One of the biggest compliments a bench player can receive is being called an “energy guy.” Over the course of an NBA season starters go through lulls or, even worse, injuries. Reliable role players that bring energy to the table every night may not catch someone’s attention in the box score, but their ferocious and relentless style of play can change the outcome of games.
Exhibit A: Chris Wilcox‘s production the last three weeks.
After starting the season poorly due to injuries, Wilcox turned the corner while helping Boston during its comeback win on the road against Orlando. The very next night he scored 14 points in a victory over the Pacers. A few days later, when the Celtics began a five game winning-streak, Wilcox began to flourish and Doc Rivers even attributed the dramatic 91-89 victory over the Knicks to his effort on the offensive boards. But the 6-foot-10 back-up center wasn’t scoring in bunches, or collecting every rebound in site. Instead, he was showing his worth with something intangible — his energy.
“He’s figured it out,” Rivers said. “I think this is how he should be every day in his career. I don’t think it should be inconsistent. I think this is who he is, this is a talent he has. Energy from a big is a talent. It’s who he should be every night. I tell him that all the time.”
The best part of Wilcox’s contributions over the period is the subtle way he tries to make a positive impact. Many bench players fall into the trap of pressing for more minutes. They may force shots or disrupt the flow of the offense to prove they belong on the floor. Wilcox has let the game come to him.
In the 12 games since his breakout performance against Orlando, Wilcox is only taking about four shots a game, but has shot an efficient 34-of-52 (65 percent) from the field. His focus has been largely predicated on the little things like boxing out, creating deflections on the defensive end and trying to get ahead of the pack to give the Celtics fast break opportunities.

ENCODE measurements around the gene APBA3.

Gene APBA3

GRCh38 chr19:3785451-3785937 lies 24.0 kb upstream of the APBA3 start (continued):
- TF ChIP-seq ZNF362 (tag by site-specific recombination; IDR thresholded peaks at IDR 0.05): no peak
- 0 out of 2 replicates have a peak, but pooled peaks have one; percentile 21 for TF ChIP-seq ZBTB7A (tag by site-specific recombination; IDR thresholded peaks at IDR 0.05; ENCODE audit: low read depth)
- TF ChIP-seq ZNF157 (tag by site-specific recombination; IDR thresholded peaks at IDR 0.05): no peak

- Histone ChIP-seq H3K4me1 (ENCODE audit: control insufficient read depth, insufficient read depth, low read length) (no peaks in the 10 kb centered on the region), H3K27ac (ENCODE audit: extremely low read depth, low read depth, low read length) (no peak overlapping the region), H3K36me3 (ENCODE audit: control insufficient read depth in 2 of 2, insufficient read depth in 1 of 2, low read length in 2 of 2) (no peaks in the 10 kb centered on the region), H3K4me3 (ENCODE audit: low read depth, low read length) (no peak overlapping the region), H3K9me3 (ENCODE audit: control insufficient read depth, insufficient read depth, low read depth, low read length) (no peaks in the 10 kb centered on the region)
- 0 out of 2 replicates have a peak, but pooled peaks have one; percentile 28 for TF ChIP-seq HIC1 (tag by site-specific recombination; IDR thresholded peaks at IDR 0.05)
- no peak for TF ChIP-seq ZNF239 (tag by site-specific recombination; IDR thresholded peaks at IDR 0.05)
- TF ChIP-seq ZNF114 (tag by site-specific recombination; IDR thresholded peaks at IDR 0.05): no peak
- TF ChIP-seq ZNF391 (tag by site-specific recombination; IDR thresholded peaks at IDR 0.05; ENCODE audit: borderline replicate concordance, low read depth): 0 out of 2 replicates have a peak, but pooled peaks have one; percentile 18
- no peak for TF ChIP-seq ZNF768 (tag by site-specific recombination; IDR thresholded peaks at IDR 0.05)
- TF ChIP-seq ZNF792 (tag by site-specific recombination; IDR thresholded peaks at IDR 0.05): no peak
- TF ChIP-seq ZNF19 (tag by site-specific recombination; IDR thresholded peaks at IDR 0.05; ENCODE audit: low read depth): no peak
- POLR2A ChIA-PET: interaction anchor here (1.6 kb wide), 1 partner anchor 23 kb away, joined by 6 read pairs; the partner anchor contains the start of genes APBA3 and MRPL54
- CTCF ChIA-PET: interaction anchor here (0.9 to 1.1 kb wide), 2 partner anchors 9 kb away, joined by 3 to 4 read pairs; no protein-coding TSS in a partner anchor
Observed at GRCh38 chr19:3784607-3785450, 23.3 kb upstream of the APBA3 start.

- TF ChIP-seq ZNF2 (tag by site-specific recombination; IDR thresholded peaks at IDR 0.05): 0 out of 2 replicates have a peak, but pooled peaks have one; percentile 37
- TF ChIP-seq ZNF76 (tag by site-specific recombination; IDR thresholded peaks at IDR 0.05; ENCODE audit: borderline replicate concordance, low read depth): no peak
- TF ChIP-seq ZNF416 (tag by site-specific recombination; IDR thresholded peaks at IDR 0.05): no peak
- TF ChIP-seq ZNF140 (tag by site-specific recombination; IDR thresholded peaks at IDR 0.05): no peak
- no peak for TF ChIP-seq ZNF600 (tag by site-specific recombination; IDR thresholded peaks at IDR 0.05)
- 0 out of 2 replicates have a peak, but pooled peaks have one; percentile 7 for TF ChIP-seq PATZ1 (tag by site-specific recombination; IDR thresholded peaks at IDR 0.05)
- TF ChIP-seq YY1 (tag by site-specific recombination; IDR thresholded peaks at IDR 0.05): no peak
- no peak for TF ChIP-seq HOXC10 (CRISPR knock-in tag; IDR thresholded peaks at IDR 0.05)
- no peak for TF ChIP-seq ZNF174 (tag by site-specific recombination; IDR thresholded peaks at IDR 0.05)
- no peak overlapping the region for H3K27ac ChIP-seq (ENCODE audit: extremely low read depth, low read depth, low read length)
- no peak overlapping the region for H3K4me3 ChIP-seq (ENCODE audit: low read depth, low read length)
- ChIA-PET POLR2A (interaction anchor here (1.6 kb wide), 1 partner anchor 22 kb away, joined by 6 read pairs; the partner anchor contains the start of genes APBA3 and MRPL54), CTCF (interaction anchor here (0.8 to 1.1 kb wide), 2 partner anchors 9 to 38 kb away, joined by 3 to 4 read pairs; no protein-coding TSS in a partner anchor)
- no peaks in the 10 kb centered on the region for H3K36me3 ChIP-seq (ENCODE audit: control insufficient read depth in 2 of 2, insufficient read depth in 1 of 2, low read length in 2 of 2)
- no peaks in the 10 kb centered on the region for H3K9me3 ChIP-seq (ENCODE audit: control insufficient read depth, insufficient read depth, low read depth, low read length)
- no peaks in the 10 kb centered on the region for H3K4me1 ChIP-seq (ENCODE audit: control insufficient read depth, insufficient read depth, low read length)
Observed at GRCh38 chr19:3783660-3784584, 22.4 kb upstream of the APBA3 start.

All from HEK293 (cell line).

“The fact that he runs the floor and he’s in front of everybody,” Rivers said. “And [Rajon] Rondo has trust that he can throw the ball up and he’ll go get it. Rondo made some tough passes tonight and Chris caught them and finished. No different than [Tom] Brady and [Rob Gronkowski]. You get confidence in certain guys.”
Wilcox has not only accepted the challenge of being a spot starter, but thrived in the role. On Sunday against the Bulls, he had 11 points (5-of-6 shooting) to go along with nine boards. Even though his role was enhanced, it was still an energy play which highlighted Wilcox’s performance. With the game still in the balance, JaJuan Johnson completed a thunderous dunk off a Rondo lob. After another Chicago turnover, Rondo pushed the ball forward and found Wilcox for yet another dunk. The crowd rose to their feet and the Celtics never looked back.
“I love playing with Chris,” Rondo said. “He’s probably one of the fastest bigs in the league. I tell him to get out there and run with me and he does a great job every night. We’re starting to get easy baskets in transition and that’s what we need offensively.”
Although the Celtics lost Wednesday night against the Pistons, Wilcox continued to impress in another spot-start performance scoring 17 points (8-of-12 shooting) and collecting nine rebounds in a season-high 32 minutes. The overall result wasn’t ideal for Boston, but Rivers and company know they got what they bargained for when they signed the veteran late in training camp.
“He’s giving us exactly what we hoped he’d give us when we signed him,” Rivers said. “Energy, athleticism, running the floor, finishing at the basket. If he can stay were he’s at right now, I’m very happy with that”.
|Celtics fail to execute down the stretch||02.10.12 at 1:42 am ET|
When the Celtics look back at their 88-87 overtime defeat to the Lakers, there will be plenty of missed opportunities to point to for the loss. Particularly frustrating was the execution during last play of regulation.
Tied with the Lakers at 82 with just under 10 seconds left in regulation, Doc Rivers called a timeout. In the Big Three era, Celtics fans have grown accustomed to seeing one of two plays in this situation: A Paul Pierce step back jumper from the elbow, or a set screen to spring Ray Allen open for a game-winning jump shot.
The play was unfolding in front of the Garden faithful as expected. Pierce dribbled to his right, and Allen was set free by a Kevin Garnett pick. The only problem was the pass never came. Pierce hesitated and picked up his dribble because he was unsure if Allen was free on the wing.